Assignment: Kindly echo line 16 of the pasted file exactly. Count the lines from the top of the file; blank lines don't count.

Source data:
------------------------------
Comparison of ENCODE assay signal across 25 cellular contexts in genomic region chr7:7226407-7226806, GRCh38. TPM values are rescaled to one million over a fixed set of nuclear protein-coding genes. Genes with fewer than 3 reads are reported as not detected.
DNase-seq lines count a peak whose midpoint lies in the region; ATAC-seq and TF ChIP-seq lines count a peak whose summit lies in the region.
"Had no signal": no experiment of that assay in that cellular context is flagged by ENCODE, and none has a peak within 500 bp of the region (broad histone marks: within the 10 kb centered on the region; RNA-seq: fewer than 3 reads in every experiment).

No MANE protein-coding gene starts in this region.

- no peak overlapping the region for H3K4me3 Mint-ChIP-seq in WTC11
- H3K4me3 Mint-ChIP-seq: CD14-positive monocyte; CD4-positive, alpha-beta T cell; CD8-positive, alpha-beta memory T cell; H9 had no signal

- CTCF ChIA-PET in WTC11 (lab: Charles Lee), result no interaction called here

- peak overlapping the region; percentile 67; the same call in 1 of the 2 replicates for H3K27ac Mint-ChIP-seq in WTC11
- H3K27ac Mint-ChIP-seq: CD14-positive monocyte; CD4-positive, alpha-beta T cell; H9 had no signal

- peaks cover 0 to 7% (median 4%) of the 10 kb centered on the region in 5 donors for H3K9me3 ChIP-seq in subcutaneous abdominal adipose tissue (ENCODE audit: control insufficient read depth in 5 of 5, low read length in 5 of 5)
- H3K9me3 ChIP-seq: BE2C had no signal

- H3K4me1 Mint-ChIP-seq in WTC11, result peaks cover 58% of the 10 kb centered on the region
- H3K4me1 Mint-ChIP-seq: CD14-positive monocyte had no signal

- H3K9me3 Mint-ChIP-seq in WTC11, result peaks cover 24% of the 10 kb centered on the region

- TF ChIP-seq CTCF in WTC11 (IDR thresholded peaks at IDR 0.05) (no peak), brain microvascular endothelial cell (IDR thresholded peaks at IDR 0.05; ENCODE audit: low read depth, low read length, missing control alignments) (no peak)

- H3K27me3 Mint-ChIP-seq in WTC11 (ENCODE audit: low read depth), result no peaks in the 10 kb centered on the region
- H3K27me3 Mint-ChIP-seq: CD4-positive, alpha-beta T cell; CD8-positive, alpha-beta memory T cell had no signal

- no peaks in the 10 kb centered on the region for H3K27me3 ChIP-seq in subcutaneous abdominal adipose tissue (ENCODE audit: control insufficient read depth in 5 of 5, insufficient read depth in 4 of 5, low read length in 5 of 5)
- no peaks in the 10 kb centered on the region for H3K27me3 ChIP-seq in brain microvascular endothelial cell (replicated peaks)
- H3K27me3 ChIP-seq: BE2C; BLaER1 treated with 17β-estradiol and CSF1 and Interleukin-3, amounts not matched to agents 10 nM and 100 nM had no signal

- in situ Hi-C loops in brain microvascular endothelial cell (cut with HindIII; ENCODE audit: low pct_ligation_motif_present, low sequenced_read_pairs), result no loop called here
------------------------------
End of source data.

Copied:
- H3K27me3 Mint-ChIP-seq in WTC11 (ENCODE audit: low read depth), result no peaks in the 10 kb centered on the region